Whenever we make changes to our diets our focus is creating Biologically Appropriate Pet foods from Fresh, Regional Ingredients. We are constantly looking for innovative ways to improve our formulas with better ingredients, that give us an improved glycemic response and ingredients that can be locally sourced and true to what these animals would eat in the wild.

The enhancements we have made to our ORIJEN diets is incorporating more meat ingredients moving from 80% to 85% with 2/3 of the meat ingredients begin delivered fresh or raw and 1/3 dried meat ingredients. The new ORIJEN diets will incorporate more meat ingredients containing 6-10 animal depending on the diet in wholeprey ratios. The top 10 ingredients will be fresh or raw meat ingredients, with these changes the new diets require fewer supplements as the nutrients, vitamins and minerals are coming naturally from the ingredient themselves. There will be less fruits and vegetables at 15% and we have incorporated more variety to better balance the vitamins and minerals.

The enhancements we have made to our ACANA Regional's is incorporating more meat ingredients overall moving from 60% to 70% with more fresh meat moving 35% to 50% of these ingredients and 50% being the dehydrated meals and oils.

The benefit is fresh meat is only cooked once through the extrusion process where as meat meals are cooked twice, once to dehydrate and a second time through the extrusion process.

The new ORIJEN and ACANA diets focus on more meat and less fruits & vegetable overall with more variety. If you have any other questions or I can be of further assistance please do write back.

2. The enhancements we have made to our diets are similar for both the US and Canada. The percentages calculated are the final products after being cooked.

Taurine is not an essential amino acid for dogs (AAFCO, 2017; Waltham pocketbook of essential nutrients 2016).

DCM is a disease of the heart muscle characterized by an enlarged heart that does not function properly. While it may occur in any breed, it is seen more frequently in large breed dogs, specifically Dobermans, Labrador Retrievers and Golden Retrievers. While the cause of DCM in dogs is largely unknown, we do know that genetic anomalies will determine how prone an animal is to DCM. Nutritional deficiencies of taurine or carnitine may contribute to the incidence of DCM.


Our ORIJEN and ACANA diets are formulated to meet the nutritional levels established by the AAFCO dog food nutrient profiles for all life stages. Cysteine and methionine content are available for taurine production in the dog’s body, and taurine itself is naturally present from the meat ingredients we include in the food.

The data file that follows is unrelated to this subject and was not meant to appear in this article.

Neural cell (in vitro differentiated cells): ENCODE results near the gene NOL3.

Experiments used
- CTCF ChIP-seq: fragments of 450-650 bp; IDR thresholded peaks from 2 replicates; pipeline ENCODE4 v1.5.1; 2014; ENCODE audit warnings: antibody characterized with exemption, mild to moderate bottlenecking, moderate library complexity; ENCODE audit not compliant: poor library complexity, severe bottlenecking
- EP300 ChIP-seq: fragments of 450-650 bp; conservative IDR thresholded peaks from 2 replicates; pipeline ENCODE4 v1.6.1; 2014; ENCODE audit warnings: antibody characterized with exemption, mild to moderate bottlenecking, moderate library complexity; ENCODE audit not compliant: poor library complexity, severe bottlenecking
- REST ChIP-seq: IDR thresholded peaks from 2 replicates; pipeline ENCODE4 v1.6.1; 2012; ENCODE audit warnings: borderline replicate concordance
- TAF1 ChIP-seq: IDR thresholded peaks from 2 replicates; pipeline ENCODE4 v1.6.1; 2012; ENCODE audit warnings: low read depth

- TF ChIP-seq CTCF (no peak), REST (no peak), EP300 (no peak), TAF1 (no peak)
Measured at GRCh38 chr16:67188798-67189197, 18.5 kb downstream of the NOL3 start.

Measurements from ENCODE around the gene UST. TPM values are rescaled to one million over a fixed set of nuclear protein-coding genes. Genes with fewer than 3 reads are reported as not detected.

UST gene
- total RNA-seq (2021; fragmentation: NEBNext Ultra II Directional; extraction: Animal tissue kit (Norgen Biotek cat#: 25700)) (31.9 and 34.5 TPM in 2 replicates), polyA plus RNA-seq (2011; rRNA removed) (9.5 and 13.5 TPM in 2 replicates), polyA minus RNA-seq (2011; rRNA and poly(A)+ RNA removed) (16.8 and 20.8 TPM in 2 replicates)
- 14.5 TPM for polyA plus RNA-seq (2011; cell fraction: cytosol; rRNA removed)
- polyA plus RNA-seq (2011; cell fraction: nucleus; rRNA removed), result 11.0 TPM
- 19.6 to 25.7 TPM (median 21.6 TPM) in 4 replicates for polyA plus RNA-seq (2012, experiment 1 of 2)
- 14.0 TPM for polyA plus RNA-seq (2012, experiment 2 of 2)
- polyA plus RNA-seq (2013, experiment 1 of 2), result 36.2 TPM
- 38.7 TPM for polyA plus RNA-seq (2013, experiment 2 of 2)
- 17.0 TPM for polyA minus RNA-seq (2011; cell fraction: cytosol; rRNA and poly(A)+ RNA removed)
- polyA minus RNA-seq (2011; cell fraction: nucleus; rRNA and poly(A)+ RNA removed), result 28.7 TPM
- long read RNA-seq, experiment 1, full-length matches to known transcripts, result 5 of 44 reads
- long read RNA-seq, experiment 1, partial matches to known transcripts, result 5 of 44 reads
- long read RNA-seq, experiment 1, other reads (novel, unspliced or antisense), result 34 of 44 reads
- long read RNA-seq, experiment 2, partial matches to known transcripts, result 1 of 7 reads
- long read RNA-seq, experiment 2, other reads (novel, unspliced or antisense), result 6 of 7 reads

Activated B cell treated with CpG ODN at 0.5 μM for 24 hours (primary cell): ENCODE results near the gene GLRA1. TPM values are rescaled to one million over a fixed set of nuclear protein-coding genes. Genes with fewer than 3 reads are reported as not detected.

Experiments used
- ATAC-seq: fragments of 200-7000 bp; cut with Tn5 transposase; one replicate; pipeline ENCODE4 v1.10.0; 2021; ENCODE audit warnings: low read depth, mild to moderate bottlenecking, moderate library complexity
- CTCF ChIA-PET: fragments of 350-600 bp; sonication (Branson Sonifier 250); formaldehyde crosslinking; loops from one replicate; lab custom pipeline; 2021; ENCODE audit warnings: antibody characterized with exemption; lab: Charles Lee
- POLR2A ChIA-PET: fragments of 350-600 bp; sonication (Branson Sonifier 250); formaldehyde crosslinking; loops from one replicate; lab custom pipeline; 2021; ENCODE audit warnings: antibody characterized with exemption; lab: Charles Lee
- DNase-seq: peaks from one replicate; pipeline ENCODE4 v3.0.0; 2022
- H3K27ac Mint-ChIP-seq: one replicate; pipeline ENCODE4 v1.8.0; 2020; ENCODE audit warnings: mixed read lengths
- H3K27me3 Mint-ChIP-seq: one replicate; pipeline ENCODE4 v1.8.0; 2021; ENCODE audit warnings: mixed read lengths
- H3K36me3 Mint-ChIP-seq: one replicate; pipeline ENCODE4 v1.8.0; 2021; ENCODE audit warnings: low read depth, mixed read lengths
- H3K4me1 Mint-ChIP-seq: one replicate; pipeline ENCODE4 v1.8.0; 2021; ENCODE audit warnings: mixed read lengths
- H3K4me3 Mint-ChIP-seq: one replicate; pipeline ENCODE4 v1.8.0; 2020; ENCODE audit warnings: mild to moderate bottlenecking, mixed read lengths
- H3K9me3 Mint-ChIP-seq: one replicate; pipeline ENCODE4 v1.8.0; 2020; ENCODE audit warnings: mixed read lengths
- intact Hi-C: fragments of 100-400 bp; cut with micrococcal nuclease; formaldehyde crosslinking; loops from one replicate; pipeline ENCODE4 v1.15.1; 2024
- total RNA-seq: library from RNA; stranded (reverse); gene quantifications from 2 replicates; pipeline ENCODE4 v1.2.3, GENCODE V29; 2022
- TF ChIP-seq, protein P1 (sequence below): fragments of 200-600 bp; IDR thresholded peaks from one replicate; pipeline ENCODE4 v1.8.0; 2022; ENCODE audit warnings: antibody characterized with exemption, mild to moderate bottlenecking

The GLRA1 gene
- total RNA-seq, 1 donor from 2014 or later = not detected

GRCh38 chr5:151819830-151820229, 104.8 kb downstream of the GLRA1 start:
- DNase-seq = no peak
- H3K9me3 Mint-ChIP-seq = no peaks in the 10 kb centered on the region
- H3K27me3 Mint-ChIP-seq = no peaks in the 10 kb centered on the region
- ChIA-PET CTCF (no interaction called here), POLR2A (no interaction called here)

A dog with particular health cases may develop taurine deficiency while being on a complete and balanced food. The food can meet all nutritional minimums (including methionine & cysteine) but something within the dog limits/inhibits the efficiency of conversion of precursor amino acids into taurine. Alternatively, the endogenous and higher than normal/average urinary losses of taurine or its precursors all contribute to development of a deficiency (Fascetti et al, 2003).

These conditions are not normal however, and all life stages foods are not formulated to meet these special needs.

DCM is a slow progressive disease which requires ongoing treatment once developed. It is evident that in canines, DCM is a largely hereditary condition, but the underlying cause of all cases may not genetic and there are multiple factors at play.

For clinically normal dogs, with the ability to efficiently convert amino acids into taurine, there is no concern for development of a taurine deficiency. Our foods are not meant to be therapeutic diets for animals with special needs, and are therefore not formulated with alternative nutritional needs in mind.
 

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The FB group has incredible information along with Dr. Stern actually posting. I have to say I am not sure how much to believe from any dog food company. Our job is to do as much research and listen to the information the medical experts tells us.
 

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I looked at that and it's less protein and salmon isn't the first ingredient. So, that's where I become confused.

I'm going to call her food company and ask which percentage of the protein is coming from her salmon vs the twice listed legumes. I think I'm leaning on just adding some fresh salmon to her kibble based on how much extra her vet recommends.
Don't know if you had a chance to call TOTW yet, but I did. The lady on the phone didn't know what I was talking about (I also wasn't sure what to ask), but told me that 88% of the protein in the Salmon formula is derived from animal protein. In the Lamb which I also feed my dog, it's 80%. Lamb is naturally low in taurine so they add it in to the lamb formula to meet a .05% "guaranteed analysis minimum." Then they got their in-house vet on the line and she knew of the UC Davis study but wasn't able to tell me much else.

I usually give my dog some chicken or turkey or egg on top of his kibble anyway so I guess I'll just keep doing that.